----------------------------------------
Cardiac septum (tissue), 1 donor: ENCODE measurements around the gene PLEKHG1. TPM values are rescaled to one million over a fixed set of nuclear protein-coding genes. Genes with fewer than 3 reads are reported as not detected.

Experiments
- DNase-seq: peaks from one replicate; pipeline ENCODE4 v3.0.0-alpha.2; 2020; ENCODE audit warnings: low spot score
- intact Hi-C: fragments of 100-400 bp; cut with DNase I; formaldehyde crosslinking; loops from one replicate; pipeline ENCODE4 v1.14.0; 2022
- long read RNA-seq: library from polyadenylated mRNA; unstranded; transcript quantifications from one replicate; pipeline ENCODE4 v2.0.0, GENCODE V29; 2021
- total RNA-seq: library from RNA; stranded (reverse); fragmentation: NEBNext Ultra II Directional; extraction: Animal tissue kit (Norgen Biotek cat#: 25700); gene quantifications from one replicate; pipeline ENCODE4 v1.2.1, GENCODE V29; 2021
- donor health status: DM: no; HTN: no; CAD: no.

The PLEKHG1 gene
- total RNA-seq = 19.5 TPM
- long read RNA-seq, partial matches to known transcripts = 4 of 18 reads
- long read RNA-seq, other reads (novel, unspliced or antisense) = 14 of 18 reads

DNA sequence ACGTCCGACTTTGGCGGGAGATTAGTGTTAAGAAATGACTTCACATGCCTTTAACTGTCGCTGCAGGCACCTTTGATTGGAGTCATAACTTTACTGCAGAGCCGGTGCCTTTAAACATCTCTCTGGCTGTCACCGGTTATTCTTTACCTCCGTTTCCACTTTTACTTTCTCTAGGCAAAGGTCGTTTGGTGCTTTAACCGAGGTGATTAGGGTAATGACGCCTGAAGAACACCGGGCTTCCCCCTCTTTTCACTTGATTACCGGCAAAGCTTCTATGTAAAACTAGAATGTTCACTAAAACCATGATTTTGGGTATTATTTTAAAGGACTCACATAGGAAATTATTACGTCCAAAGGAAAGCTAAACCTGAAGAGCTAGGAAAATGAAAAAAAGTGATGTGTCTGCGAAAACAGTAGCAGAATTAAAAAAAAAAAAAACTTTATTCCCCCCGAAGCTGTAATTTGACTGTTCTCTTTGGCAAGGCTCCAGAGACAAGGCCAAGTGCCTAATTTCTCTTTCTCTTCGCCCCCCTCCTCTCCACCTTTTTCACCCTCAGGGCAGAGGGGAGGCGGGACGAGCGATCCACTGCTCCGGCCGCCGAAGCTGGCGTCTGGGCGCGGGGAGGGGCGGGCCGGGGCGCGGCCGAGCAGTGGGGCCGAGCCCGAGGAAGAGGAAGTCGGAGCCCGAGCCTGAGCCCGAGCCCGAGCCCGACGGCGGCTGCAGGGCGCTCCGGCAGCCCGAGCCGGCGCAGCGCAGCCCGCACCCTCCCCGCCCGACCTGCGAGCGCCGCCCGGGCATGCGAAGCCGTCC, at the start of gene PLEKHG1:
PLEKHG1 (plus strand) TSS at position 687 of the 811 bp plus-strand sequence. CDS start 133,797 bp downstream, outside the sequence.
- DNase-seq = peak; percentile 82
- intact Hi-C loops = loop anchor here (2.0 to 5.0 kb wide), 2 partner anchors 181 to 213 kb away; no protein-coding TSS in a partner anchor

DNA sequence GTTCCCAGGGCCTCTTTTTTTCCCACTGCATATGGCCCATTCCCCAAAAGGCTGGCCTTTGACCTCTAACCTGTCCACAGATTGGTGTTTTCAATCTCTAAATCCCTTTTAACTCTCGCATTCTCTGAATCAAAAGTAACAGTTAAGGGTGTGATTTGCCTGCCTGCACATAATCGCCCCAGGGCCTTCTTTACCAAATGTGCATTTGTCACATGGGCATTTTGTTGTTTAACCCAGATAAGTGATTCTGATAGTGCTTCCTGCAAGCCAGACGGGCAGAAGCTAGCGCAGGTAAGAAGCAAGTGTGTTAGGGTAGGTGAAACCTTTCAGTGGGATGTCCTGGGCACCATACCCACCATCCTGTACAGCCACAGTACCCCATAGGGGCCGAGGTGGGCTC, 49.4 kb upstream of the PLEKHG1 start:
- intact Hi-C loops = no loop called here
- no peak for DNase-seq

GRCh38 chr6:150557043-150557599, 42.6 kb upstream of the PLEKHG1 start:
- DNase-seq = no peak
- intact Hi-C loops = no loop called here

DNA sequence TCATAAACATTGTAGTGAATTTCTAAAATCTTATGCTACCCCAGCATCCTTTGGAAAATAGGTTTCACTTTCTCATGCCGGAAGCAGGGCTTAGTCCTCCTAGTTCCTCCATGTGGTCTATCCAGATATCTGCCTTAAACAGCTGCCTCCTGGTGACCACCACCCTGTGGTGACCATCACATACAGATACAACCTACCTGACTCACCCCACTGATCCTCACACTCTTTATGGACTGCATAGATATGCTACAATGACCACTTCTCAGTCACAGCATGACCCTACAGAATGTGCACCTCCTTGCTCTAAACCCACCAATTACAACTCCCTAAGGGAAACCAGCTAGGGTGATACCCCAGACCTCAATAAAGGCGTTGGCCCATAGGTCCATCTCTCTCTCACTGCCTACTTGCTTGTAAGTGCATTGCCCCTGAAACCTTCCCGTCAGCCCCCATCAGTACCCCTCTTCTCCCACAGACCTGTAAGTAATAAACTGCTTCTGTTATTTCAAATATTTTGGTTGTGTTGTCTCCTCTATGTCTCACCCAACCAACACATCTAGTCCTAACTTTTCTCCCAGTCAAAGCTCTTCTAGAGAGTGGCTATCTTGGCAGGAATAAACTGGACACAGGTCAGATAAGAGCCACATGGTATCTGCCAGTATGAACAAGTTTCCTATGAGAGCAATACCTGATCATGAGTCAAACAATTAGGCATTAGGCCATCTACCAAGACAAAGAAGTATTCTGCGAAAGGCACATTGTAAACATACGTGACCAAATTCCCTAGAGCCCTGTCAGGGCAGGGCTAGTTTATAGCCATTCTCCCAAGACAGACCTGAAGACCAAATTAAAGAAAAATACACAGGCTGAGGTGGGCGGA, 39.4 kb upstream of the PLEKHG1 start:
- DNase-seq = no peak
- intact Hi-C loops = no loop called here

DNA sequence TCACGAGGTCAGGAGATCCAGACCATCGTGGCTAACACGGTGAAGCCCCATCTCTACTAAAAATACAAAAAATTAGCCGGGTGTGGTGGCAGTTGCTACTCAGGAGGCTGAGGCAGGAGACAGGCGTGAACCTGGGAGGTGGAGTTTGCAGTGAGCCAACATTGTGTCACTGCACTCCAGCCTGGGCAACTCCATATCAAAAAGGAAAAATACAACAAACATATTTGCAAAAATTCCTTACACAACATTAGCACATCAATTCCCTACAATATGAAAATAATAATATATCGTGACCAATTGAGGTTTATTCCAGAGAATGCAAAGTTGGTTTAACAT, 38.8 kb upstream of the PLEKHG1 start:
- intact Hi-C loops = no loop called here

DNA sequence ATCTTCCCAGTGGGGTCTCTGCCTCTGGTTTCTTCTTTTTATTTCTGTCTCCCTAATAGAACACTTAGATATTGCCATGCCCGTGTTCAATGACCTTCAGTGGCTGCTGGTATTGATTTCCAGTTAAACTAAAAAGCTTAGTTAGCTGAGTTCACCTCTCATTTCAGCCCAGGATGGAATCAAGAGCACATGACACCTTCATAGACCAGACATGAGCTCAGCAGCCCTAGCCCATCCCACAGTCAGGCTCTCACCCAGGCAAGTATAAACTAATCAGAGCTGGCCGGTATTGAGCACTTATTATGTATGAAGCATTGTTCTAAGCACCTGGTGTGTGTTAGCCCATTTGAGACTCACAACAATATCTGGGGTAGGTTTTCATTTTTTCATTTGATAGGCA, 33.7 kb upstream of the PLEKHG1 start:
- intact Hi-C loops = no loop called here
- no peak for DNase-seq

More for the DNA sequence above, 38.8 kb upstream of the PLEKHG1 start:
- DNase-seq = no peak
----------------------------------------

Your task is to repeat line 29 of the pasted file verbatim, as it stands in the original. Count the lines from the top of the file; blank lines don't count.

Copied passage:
- no peak for DNase-seq